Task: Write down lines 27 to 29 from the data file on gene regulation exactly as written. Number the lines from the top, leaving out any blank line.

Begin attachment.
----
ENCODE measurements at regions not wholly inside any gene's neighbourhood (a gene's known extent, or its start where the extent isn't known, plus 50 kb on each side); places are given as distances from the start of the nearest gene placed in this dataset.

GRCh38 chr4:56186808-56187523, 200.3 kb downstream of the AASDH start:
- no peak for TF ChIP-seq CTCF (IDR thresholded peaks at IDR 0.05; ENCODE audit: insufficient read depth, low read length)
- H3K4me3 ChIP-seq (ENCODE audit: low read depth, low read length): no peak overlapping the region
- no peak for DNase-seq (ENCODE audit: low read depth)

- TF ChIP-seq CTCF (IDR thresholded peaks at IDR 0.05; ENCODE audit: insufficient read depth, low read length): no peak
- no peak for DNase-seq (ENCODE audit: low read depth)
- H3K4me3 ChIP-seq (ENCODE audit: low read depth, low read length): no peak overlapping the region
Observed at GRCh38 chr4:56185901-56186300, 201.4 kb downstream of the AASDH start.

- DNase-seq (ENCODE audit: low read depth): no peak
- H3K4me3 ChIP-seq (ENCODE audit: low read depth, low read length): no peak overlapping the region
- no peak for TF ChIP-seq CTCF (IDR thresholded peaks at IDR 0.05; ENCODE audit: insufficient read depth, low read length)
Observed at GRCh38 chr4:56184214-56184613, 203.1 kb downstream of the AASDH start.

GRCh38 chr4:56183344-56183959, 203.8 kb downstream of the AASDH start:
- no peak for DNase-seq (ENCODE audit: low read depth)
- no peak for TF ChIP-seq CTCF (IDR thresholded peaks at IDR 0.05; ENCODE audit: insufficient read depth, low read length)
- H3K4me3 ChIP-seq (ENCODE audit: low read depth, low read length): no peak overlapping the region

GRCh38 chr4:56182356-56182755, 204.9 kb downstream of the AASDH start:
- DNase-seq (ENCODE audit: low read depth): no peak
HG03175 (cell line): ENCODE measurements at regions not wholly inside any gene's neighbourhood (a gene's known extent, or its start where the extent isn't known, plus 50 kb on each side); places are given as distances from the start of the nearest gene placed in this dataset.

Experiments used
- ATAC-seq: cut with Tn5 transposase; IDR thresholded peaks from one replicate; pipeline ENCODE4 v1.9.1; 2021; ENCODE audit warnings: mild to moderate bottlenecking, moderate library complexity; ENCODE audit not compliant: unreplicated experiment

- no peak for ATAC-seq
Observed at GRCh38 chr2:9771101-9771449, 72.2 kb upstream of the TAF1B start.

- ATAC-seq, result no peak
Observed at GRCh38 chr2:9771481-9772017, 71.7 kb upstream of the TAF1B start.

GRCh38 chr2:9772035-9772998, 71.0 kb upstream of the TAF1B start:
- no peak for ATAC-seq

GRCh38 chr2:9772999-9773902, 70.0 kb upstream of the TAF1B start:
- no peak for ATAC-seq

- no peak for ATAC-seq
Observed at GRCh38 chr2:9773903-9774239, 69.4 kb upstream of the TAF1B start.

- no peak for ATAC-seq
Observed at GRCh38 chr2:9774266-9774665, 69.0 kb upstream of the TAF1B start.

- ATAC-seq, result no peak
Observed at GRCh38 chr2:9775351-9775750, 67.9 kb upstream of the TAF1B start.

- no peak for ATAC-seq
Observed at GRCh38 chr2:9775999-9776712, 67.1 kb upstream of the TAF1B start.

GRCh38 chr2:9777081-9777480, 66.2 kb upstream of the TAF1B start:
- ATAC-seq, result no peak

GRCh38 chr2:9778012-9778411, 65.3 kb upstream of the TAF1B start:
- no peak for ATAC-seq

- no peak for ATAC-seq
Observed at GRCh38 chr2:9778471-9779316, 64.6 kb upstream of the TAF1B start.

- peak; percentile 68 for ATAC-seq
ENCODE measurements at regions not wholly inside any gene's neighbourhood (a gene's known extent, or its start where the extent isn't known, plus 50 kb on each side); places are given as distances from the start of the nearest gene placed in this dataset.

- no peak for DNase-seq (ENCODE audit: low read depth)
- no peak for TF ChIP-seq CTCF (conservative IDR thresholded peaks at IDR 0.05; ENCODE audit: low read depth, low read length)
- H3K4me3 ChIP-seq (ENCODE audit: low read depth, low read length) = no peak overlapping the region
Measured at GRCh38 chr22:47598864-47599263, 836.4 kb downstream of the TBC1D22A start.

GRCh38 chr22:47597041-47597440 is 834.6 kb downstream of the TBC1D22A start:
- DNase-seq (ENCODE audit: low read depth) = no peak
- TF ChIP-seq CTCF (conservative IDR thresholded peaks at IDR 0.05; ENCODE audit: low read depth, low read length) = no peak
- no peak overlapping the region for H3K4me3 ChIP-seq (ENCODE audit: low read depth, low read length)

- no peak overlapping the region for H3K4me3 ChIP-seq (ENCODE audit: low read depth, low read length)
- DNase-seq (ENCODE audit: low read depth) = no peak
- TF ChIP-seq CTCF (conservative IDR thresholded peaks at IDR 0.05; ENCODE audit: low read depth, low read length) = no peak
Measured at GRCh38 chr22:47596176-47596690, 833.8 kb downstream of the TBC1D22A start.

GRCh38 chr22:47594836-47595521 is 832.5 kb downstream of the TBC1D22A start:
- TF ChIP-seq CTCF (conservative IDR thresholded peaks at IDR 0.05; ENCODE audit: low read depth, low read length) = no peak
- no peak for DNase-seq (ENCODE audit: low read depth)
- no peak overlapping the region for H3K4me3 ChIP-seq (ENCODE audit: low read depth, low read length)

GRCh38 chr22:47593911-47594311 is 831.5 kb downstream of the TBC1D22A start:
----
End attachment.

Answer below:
GRCh38 chr2:9772035-9772998, 71.0 kb upstream of the TAF1B start:
- no peak for ATAC-seq

GRCh38 chr2:9772999-9773902, 70.0 kb upstream of the TAF1B start: